Tuesday saw the worst day for Asian stocks since June. While there is hope for a turnaround, risks include an anticipated increase in Australian interest rates, possible critical remarks from Fed Chair Jerome Powell, and escalating U.S.-Sino tensions.
Wall Street’s Monday closing in the red won’t help the chances of a rebound much either, as American markets sway to account for a higher and lengthier Fed this year.
The Reserve Bank of Australia’s rate decision and subsequent policy guidance will be the high points of the Asian economic data and events schedule.
After inflation unexpectedly increased last year to a 33-year peak of 7.8%, the RBA is anticipated to announce a fourth straight quarter-point increase in interest rates to 3.35%.
However, data released on Monday revealed that retail sales are declining for the first time in a year, suggesting that increased interest rates may already be having an impact.
Meanwhile, in Japan, discourse over who will be the next governor and leading authority of the Bank of Japan is warming up. The Nikkei daily reports that the Japanese government is considering Masayoshi Amamiya, the deputy governor of the BOJ, to succeed Haruhiko Kuroda.
He is viewed by many experts as a sensible policymaker who would rather take it slowly than make abrupt changes to a stimulus programme he helped design. He will likely choose to quit the BOJ’s ultra-easy monetary policy.
The yen is also losing ground. It had its greatest two-day decline in three years on Monday and has been down 3% since Friday.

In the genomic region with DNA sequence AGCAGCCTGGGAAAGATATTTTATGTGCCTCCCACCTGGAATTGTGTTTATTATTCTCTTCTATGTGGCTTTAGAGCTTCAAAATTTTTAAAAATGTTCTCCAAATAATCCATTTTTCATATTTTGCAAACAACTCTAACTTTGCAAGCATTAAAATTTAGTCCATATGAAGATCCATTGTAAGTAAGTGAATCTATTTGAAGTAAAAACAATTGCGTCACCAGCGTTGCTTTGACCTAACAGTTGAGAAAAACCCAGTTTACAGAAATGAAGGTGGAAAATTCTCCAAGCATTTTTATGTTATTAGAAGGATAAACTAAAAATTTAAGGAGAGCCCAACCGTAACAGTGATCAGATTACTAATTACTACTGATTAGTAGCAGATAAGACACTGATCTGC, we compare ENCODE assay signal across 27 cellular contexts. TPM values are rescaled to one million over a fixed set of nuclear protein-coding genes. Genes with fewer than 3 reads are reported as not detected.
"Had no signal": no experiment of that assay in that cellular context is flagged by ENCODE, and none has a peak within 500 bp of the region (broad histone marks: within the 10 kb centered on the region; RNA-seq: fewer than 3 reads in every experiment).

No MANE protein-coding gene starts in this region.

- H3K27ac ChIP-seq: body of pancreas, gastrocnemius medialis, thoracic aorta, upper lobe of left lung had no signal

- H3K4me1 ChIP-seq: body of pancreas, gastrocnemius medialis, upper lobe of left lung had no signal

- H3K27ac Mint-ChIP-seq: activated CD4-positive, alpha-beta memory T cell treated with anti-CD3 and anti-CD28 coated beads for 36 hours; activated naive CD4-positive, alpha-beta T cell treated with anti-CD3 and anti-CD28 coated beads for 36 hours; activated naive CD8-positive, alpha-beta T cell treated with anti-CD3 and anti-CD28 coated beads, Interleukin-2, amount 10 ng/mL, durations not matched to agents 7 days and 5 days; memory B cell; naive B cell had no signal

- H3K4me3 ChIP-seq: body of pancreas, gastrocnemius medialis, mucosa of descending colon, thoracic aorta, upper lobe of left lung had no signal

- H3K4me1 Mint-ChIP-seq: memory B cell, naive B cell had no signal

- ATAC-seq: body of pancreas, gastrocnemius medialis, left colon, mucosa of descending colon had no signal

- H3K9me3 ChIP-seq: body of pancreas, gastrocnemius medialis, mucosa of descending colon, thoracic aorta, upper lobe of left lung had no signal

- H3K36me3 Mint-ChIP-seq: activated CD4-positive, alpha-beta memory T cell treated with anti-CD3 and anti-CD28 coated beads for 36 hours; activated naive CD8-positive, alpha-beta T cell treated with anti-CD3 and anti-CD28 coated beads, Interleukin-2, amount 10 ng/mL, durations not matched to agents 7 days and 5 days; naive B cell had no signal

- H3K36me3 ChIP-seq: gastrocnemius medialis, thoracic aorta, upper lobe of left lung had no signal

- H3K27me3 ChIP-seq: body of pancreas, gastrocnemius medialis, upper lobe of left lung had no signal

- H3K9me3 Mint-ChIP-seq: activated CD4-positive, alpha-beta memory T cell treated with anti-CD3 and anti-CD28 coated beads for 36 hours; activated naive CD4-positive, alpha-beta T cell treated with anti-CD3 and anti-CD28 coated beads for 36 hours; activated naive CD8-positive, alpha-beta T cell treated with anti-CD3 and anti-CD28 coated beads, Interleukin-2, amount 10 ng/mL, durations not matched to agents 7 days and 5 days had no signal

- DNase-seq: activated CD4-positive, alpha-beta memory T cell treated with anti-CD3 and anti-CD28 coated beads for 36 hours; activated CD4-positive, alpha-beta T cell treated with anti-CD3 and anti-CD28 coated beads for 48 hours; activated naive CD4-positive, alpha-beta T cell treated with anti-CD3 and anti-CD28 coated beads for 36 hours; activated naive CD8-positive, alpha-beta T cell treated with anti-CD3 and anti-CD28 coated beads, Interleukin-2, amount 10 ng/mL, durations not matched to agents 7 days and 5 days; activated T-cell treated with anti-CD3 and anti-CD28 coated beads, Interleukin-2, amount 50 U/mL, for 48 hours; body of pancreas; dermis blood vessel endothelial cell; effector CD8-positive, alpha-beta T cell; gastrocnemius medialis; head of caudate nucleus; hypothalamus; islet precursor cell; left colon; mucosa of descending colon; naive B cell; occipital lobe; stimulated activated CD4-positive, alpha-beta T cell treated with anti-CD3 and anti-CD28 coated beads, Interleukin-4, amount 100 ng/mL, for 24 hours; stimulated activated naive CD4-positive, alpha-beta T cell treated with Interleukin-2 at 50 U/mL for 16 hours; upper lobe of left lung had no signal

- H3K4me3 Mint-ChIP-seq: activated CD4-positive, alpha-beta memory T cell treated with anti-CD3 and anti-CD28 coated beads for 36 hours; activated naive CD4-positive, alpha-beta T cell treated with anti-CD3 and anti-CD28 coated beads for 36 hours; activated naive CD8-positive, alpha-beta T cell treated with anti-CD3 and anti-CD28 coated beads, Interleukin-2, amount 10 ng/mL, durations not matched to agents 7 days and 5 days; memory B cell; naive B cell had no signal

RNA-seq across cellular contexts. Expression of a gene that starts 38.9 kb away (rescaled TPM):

In general, Asian markets are experiencing the temperature from the abrupt change in the expectation for U.S. interest rates following Friday’s announcement of the startlingly positive U.S. jobs report for January.
Markets are now raising prices by only 20 basis points of relieving this year, and the two-year yield has skyrocketed by about 40 basis points.
The Fed’s inferred “terminal” rate in June is now significantly above 5.00%, the presumed year-end rate is greater than the present fed funds range, and the implied year-end cost is increased than the current Fed funds range.
This might be the tightening of economic circumstances sought after by Fed Chair Powell and his colleagues.
Alternatively, they might be irrational and unjustified market swings brought on by a single piece of data, which will cause Powell to respond when he talks at the Economic Club of Washington on Tuesday.
Monday marked the worst day for the MSCI Asia formerly-involved-in-Japan index since June of last year. Chinese equities suffered their worst day of the year (also attributed to tensions between Beijing and Washington), and Hong Kong tech shares plummeted 3.6%.
On the back of rising food costs, Philippine overall inflation blew past forecasts in January to hit a new 14-year high, increasing the likelihood that the central bank will raise interest rates further to cool prices when it resumes this month.
The consumer price index (CPI) increased by 8.7% in January, according to the statistics agency on Tuesday, above both the 8.1% pace in December is when the central bank had anticipated prices to spike, and the 7.7% forecast in a poll.
From 6.9% in December, core inflation—which excludes volatile goods like food and fuel—rose to a more than two-decade peak of 7.4%, indicating that pricing pressures are still widespread.
When it meets on February 16 to discuss interest rates, the Philippine central bank announced on Saturday that it will focus on inflation instead of the Federal Reserve’s previous 25-basis point boost. The central bank had predicted January CPI to fall between 7.5% and 8.3%.